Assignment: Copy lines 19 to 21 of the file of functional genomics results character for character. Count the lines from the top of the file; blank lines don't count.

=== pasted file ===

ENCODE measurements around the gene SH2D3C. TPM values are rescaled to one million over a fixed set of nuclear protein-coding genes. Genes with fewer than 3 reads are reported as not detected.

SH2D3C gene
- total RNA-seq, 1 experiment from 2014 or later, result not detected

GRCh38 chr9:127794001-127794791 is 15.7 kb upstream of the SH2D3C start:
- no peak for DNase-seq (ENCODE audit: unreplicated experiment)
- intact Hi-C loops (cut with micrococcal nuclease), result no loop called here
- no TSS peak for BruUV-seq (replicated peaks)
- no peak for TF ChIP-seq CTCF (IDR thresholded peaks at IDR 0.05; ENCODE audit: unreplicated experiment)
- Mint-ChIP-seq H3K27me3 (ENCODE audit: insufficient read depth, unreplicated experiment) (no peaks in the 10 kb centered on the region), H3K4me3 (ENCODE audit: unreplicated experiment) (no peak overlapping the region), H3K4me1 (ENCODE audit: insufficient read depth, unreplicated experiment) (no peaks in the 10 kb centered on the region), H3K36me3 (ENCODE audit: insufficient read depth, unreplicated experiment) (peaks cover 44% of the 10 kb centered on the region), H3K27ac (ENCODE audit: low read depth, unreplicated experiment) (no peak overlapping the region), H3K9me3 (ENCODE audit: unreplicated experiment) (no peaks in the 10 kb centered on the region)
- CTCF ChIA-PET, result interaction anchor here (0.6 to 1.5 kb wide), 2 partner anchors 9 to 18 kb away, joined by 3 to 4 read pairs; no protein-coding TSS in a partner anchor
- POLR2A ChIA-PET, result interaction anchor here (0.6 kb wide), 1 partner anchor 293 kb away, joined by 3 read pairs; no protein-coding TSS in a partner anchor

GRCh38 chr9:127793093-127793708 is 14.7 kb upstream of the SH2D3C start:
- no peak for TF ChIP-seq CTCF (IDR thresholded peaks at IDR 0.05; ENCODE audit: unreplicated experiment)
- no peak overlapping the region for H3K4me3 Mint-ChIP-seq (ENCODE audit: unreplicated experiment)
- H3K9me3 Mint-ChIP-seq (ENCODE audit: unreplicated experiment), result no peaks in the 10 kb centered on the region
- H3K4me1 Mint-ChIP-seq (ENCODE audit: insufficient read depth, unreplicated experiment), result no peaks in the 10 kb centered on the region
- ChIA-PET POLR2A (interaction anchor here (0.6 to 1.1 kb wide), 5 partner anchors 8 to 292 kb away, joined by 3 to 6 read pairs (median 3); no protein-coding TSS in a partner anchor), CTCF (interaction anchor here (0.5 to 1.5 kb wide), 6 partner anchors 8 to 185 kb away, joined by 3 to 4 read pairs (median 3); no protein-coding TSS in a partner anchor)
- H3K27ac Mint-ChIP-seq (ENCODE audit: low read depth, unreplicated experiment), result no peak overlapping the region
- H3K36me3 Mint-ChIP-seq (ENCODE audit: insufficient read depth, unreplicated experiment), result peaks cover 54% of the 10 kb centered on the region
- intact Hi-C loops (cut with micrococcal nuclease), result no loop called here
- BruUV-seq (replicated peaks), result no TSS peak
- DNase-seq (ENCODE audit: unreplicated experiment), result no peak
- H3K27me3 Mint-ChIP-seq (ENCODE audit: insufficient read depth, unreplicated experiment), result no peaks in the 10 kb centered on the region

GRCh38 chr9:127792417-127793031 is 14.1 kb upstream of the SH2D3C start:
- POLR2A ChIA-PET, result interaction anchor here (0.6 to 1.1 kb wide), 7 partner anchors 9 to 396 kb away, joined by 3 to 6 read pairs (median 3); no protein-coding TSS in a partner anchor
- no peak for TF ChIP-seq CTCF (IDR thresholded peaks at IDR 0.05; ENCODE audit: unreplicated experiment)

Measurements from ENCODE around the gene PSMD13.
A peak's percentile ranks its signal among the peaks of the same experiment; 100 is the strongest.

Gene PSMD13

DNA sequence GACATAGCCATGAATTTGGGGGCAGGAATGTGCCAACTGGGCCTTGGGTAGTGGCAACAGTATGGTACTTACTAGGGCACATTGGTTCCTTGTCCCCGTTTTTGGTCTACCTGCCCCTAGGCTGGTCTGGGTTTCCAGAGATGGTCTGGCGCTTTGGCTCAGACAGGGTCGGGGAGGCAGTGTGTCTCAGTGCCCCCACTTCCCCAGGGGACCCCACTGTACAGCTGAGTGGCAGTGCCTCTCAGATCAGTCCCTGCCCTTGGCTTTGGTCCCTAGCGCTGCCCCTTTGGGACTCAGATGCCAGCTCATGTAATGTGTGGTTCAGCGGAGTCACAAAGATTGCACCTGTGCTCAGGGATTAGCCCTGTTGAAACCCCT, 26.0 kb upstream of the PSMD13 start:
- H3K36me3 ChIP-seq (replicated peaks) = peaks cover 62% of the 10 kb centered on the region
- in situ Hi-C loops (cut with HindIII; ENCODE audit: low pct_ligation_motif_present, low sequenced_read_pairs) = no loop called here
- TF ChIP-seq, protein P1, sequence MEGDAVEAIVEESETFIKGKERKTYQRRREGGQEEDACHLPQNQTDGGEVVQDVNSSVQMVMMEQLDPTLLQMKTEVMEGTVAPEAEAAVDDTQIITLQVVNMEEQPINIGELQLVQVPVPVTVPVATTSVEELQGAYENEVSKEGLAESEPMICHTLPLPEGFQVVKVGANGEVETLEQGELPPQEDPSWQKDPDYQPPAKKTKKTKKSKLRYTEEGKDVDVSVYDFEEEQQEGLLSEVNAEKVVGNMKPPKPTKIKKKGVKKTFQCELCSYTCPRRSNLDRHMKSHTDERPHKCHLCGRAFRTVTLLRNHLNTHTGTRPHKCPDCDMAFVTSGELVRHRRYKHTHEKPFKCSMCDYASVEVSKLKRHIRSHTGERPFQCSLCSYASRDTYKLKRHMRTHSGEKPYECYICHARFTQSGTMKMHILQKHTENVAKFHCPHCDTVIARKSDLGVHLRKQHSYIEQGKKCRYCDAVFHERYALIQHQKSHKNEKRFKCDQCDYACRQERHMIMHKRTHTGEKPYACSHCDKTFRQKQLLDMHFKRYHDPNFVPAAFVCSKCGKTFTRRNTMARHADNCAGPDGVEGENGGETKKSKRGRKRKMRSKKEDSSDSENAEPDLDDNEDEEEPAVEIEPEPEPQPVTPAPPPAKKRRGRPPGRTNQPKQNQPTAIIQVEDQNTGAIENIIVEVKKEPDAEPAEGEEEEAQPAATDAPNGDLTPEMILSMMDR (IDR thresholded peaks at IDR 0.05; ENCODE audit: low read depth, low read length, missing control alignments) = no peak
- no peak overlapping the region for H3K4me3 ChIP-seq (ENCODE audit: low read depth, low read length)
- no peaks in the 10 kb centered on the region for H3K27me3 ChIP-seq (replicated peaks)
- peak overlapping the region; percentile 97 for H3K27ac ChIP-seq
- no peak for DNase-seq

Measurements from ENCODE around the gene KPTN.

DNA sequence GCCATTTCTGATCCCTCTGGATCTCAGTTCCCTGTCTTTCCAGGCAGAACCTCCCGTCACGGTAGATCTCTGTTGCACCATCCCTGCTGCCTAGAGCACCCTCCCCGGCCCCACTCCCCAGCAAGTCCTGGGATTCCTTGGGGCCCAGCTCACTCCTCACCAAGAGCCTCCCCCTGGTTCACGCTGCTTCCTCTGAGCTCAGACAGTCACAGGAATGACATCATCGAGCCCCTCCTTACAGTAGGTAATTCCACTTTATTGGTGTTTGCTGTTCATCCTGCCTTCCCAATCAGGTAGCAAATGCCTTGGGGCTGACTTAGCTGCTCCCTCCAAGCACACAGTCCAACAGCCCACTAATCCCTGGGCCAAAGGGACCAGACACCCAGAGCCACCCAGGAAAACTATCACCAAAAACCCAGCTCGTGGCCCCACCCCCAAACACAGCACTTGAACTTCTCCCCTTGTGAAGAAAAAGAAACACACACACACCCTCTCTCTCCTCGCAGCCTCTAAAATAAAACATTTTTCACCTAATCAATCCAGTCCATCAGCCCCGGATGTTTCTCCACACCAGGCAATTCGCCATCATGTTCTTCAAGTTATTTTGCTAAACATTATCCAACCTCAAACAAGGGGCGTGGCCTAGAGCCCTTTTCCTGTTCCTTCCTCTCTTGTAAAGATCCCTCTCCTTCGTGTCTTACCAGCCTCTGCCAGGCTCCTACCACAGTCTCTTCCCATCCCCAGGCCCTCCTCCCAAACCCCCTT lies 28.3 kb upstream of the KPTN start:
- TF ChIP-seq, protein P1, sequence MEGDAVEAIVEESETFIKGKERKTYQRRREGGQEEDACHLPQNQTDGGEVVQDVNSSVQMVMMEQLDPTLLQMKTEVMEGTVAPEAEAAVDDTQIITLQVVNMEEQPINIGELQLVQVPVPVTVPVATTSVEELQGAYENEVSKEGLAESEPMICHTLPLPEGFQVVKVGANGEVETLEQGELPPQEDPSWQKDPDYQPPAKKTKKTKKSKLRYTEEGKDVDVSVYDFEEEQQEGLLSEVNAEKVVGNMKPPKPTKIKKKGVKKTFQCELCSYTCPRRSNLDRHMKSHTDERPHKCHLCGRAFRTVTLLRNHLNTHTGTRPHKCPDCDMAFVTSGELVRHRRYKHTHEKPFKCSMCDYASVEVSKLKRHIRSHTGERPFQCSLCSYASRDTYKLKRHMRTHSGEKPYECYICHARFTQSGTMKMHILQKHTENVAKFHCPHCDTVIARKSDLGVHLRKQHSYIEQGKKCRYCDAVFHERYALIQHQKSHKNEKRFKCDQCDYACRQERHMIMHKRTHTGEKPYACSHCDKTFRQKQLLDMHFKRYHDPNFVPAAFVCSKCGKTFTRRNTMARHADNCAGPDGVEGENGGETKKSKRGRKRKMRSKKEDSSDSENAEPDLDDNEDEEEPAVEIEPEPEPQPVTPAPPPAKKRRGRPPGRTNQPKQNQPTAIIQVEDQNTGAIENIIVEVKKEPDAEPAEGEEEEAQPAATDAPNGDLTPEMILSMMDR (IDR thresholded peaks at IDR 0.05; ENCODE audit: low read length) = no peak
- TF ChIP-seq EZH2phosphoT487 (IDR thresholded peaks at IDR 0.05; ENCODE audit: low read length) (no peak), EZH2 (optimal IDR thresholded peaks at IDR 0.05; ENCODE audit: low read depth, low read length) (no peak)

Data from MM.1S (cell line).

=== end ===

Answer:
- H3K36me3 Mint-ChIP-seq (ENCODE audit: insufficient read depth, unreplicated experiment), result peaks cover 54% of the 10 kb centered on the region
- intact Hi-C loops (cut with micrococcal nuclease), result no loop called here
- BruUV-seq (replicated peaks), result no TSS peak